Billy and Annabelle talked as they made their way back toward their houses. Their experience with the old man that lived in the cabin had struck a chord with them.
“Did you see his eyes, Annabelle. He had kind eyes. For a killer I mean.”
“He was kind. While you slept, I watched him. He was never rude, and he took care of you after you passed out like you were a fainting goat.”
“I thought he was gonna kill us and have us added to his kill marks.”
Anna bobbed her head and her curls danced with the motion. “I thought we were goners when you passed out, but he picked you up and bandaged your wounds. I think he was a medic.”
“Aren’t medics like doctors?”
“Why would doctors have kill marks?”
“It might have been bad wherever he was. Or maybe he wasn’t a medic.”
They arrived at Billy’s house first. Billy turned at the gate and gave his friend a shy smile.
“Don’t tell nobody I fainted, okay?”
Annabelle smiled at Billy’s embarrassment. “Okay. It will be our little secret.”
Anna lived two doors down. Billy watched as she walked to her house. His friend turned and waved at him, and he waved back. As night settled over the town of Fredericksburg, the man looked out the window toward the end of his drive. The visit from the children had brought out some part of his forgotten humanity. “I wonder if they will come back.”
It’s not like Davy Walker had many friends. Sure, at one time he did, but the fires of combat had consumed all in its path. He sat in his recliner and picked up his newest novel by his favorite author. It was a crime fiction novel filled with murder and intrigue. Reading helped keep his demons away.
Meanwhile, Annabelle stared out at the night sky from her bedroom window. “I wonder what the man is doing. Does he entertain at night? Is he alone for a reason?” Annabelle fell asleep with a mind full of questions. As she dozed off, she decided to return to his house tomorrow.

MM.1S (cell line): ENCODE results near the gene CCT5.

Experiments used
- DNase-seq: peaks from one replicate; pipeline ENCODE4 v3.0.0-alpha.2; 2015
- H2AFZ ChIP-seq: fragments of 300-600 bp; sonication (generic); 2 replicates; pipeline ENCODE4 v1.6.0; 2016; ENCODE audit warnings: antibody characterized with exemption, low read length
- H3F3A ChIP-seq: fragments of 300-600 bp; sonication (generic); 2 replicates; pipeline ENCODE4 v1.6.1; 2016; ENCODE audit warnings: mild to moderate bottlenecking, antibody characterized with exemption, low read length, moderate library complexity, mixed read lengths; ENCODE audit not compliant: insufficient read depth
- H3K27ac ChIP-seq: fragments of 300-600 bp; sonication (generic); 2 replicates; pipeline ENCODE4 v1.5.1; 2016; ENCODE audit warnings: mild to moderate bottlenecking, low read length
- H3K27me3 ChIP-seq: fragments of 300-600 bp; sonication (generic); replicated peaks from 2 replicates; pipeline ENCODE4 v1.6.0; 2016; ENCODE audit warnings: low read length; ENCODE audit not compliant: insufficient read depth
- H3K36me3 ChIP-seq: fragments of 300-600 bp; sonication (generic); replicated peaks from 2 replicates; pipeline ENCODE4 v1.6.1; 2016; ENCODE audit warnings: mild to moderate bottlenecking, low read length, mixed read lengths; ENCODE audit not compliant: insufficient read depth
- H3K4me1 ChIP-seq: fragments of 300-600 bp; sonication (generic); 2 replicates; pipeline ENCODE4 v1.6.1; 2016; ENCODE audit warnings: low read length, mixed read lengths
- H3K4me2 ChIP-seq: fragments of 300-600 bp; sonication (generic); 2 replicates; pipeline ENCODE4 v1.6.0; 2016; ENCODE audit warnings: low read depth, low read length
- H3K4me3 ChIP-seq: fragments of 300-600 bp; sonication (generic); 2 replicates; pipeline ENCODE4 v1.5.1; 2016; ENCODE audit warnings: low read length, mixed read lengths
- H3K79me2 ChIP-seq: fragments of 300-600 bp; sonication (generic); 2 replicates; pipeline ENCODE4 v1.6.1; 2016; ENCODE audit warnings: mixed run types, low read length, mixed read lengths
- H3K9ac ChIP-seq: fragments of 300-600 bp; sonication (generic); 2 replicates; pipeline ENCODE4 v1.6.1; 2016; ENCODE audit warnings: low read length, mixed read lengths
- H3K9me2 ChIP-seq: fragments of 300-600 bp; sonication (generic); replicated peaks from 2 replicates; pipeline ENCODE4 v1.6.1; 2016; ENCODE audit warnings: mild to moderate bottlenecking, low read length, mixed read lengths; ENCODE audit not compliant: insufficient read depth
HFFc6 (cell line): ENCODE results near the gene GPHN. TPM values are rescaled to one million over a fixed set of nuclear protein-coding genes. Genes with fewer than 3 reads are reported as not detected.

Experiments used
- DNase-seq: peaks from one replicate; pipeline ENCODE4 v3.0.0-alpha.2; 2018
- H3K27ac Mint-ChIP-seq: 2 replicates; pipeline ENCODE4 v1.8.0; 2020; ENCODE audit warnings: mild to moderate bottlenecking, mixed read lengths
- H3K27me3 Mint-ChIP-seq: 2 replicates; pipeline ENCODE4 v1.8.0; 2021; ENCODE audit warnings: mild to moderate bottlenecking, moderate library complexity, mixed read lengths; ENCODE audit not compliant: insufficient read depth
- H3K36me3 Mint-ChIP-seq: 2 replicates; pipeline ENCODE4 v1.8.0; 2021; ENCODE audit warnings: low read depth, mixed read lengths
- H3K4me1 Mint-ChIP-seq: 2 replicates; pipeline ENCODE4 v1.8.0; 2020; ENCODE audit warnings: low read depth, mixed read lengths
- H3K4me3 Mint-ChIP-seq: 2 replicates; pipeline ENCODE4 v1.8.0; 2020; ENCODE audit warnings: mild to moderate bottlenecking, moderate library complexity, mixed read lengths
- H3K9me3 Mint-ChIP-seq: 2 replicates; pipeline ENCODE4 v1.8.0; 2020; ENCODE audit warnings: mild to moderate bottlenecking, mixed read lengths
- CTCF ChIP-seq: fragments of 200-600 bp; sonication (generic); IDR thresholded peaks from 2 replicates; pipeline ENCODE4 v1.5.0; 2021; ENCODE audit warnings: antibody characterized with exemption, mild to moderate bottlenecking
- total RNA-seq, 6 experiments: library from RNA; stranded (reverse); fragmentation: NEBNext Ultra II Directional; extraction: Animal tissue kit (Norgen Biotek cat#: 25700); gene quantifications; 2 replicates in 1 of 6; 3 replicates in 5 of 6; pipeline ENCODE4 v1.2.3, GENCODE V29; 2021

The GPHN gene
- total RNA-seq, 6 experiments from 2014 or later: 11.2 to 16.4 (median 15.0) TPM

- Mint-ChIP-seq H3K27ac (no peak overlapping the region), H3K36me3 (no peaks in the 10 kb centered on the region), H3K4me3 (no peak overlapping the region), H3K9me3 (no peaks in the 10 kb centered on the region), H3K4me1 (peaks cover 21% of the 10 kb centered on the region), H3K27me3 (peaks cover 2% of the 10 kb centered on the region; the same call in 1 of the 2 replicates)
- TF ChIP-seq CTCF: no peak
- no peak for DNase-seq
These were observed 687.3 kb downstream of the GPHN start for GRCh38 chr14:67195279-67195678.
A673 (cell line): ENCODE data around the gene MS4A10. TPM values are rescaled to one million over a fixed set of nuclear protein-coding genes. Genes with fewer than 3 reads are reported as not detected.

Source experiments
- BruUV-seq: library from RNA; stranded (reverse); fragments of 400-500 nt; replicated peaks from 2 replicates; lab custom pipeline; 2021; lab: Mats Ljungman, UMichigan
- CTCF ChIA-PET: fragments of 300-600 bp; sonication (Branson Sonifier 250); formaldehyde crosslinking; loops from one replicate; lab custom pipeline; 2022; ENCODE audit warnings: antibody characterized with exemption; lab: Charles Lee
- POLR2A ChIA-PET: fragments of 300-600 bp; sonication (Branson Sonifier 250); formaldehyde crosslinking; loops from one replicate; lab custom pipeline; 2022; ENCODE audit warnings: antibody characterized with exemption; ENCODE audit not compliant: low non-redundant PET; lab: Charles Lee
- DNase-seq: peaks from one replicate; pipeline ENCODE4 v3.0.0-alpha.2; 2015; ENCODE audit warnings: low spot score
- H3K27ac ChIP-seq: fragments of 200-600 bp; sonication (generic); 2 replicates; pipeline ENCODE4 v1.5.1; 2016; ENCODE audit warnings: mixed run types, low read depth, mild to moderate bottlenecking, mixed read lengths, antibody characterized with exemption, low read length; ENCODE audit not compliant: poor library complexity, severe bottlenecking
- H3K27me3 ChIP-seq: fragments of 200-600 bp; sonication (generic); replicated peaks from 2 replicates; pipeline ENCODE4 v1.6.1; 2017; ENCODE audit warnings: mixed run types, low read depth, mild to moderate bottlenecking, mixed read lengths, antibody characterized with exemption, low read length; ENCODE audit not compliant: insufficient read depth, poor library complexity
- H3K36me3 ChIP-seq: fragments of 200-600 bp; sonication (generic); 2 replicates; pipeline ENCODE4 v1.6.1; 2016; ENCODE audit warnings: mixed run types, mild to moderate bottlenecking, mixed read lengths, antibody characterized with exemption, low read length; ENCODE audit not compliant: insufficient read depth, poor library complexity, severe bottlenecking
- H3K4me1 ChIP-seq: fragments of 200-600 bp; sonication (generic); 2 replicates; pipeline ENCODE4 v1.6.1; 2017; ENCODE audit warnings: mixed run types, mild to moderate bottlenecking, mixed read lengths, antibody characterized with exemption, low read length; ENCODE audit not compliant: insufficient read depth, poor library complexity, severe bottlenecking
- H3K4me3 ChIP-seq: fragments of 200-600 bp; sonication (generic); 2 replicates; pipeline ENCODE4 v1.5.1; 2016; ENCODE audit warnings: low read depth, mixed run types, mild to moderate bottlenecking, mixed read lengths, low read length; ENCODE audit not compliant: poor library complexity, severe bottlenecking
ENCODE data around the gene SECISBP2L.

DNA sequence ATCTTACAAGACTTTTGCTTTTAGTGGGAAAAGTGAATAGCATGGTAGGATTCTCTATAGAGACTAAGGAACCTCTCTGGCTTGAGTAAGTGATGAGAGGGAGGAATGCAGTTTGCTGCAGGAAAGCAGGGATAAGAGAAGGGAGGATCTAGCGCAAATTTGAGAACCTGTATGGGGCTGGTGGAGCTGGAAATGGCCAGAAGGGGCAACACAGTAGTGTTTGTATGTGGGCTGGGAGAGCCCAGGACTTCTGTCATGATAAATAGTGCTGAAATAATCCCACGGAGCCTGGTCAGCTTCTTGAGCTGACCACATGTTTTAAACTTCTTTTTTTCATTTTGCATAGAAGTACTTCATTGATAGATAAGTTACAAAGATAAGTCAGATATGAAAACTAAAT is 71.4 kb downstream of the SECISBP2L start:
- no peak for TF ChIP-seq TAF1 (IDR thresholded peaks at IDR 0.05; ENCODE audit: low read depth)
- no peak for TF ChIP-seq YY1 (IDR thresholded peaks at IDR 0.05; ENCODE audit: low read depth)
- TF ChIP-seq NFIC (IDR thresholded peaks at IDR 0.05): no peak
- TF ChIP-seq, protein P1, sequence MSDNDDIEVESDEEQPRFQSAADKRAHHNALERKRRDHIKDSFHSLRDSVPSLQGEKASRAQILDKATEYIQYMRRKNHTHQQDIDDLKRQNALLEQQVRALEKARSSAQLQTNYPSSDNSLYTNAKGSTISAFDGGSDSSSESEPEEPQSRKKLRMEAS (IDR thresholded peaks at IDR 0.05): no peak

Davy Walker had fallen asleep in his recliner. His book rested open on his chest. He had read half of the book last night, so he decided to finish it before he got the day started. Down the drive he noticed Annabelle headed his way. “Now what?”
Annabelle marched straight to the door and rang the doorbell. Davy could not help but admire her spunk. After the tenth ring he answered the door.
“I thought you might be lonesome.”
Davy stood at the door and stared at this small spitfire before him. There was no back down in her. He shrugged and she followed him in.
“Where is your friend?”
“He couldn’t come. You scared him yesterday.”
“Weren’t you frightened?”
“A little,” she admitted. They walked into the library and she sat in the black chair. Davy sat at a small writing desk and moved the computer mouse.
“What do you do here? What is your name?”
“I write. Why do you need to know my name?”
“What am I supposed to call you if I don’t know your name? What do you write?”
“Call me Davy. I write about a lot of things.”
“Stories, things I don’t like such as politics or nosy girls that have invaded my home.”
“A girl invaded your home?”
Davy stared at her. She stared back. Finally, he turned his attention back to his computer.
“Do you write books? You have a lot of books.”
Davy stopped what he was doing. It was now clear he would not be able to focus until Annabelle’s visit had concluded. “Because I am constantly interrupted by people who have a million questions.” He shrugged and forced a smile.
“Do you eat cookies, Annabelle?”
“What kid doesn’t?”
Davy led her to the kitchen and motioned for her to have a seat at the bar. He pulled out a package of Oreos and poured her a glass of milk. Annabelle opened the package and took out two cookies.
“Eat as much as you want. Can you find your way to the library from here?”
“Yeah. Thanks for the cookies. You’re a nice man, Davy.”
Davy returned to the library and sat down to write. Annabelle’s words kept drifting through his mind. “Now why did she have to go and call me a good man? I am not a good man nor am I a nice one.”
War had changed him into something fierce. An animal with human intelligence. He was no longer fit for human civilization; he knew this to be true. However, the little girl in the kitchen snacking on Oreos refused to see that truth. Down the hall he heard the patter of small feet.
Annabelle returned to the library. Davy chuckled when he saw her. Black crumbs of cookie were lodged in the corners of her mouth. She grinned wide when she heard him laugh.
“You have a nice laugh, Davy.”
He nodded and began to write.